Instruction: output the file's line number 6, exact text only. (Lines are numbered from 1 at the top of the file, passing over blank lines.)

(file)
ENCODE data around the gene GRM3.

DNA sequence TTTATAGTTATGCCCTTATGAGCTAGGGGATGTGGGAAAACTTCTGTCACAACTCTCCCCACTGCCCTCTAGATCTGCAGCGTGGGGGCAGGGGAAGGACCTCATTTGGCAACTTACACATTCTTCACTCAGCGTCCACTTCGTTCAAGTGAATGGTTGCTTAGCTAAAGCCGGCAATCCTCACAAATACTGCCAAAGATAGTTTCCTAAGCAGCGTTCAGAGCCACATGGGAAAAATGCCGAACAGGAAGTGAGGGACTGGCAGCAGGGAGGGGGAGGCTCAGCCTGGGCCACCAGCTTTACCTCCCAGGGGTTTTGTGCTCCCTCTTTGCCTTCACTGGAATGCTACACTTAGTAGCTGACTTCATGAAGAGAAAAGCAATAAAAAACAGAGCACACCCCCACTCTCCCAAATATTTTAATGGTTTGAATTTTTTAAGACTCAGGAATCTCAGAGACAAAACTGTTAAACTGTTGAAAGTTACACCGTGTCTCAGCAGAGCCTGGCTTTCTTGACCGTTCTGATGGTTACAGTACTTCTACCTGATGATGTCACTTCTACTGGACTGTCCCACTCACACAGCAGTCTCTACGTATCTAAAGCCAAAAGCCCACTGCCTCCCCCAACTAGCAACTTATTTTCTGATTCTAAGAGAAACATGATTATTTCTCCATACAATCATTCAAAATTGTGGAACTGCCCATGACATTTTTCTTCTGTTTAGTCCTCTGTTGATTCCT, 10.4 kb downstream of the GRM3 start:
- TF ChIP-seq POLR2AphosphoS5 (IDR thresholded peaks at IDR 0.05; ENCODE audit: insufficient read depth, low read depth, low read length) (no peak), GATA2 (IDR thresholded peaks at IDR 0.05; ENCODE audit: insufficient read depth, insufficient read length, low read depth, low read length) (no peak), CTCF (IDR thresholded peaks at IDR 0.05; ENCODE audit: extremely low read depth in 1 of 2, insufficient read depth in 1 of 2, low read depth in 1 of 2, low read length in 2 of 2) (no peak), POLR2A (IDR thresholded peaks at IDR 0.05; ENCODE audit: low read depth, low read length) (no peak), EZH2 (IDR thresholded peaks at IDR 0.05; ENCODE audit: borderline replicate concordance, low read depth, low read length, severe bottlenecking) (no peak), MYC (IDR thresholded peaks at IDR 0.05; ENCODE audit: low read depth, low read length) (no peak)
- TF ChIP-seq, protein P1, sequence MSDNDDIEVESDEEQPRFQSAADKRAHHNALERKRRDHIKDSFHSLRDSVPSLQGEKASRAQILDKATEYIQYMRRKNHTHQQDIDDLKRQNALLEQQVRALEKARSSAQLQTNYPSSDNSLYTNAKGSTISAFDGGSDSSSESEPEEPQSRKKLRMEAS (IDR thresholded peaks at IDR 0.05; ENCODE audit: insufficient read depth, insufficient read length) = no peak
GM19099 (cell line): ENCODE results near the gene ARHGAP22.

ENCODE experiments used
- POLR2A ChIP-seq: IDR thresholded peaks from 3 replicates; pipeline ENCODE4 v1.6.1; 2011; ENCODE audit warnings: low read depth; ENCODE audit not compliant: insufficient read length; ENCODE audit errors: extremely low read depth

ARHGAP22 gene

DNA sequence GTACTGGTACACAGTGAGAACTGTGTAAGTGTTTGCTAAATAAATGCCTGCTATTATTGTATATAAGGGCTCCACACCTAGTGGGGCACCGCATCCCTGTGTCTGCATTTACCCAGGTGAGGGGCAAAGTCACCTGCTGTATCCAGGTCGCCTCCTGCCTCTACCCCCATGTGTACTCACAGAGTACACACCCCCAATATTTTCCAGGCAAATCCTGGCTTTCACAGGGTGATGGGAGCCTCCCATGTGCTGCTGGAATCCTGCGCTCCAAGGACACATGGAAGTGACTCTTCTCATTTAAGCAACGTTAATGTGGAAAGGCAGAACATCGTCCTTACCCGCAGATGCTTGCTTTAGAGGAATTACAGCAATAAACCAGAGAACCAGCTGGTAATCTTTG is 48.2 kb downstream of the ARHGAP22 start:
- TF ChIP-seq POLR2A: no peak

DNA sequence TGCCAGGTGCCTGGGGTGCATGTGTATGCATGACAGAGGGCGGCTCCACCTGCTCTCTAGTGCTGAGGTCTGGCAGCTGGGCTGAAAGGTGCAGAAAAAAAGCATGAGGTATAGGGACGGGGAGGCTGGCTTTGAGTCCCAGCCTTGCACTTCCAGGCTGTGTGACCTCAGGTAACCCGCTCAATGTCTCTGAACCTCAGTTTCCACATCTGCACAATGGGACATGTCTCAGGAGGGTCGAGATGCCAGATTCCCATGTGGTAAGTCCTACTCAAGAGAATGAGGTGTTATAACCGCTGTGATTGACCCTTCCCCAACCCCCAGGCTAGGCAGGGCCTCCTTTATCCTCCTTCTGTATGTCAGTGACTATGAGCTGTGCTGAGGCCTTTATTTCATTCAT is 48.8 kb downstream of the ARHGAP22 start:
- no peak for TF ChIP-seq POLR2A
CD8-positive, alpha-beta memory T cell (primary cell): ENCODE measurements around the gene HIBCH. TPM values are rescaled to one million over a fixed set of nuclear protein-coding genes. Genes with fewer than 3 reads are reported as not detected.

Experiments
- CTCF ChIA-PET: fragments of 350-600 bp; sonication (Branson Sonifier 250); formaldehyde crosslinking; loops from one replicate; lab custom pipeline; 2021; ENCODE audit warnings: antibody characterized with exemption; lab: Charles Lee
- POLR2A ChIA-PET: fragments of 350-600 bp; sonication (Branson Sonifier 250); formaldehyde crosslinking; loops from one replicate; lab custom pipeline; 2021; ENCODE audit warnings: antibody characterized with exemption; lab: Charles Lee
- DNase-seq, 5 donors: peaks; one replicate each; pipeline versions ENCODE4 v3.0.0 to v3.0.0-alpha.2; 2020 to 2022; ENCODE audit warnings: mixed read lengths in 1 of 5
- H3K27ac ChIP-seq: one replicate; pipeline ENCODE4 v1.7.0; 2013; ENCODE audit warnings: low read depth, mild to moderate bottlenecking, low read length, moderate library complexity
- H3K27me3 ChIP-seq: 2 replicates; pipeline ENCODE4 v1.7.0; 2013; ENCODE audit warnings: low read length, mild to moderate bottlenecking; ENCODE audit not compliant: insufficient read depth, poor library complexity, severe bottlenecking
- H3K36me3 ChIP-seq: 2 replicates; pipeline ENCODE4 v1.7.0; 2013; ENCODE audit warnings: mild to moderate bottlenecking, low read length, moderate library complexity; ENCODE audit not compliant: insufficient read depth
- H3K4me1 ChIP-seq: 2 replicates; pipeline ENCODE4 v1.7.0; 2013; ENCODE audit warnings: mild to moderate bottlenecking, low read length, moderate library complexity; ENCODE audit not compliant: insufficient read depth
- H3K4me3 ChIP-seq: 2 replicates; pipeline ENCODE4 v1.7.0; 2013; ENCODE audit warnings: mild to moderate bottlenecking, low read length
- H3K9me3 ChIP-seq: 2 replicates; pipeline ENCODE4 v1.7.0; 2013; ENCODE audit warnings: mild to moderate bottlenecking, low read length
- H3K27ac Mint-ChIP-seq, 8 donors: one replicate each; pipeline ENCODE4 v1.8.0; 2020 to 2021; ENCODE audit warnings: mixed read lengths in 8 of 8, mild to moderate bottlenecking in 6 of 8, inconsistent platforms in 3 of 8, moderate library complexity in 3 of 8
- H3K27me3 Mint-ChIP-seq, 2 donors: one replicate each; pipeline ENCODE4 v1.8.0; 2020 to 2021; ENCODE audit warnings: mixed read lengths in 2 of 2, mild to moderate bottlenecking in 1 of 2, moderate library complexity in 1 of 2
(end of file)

ENCODE experiments used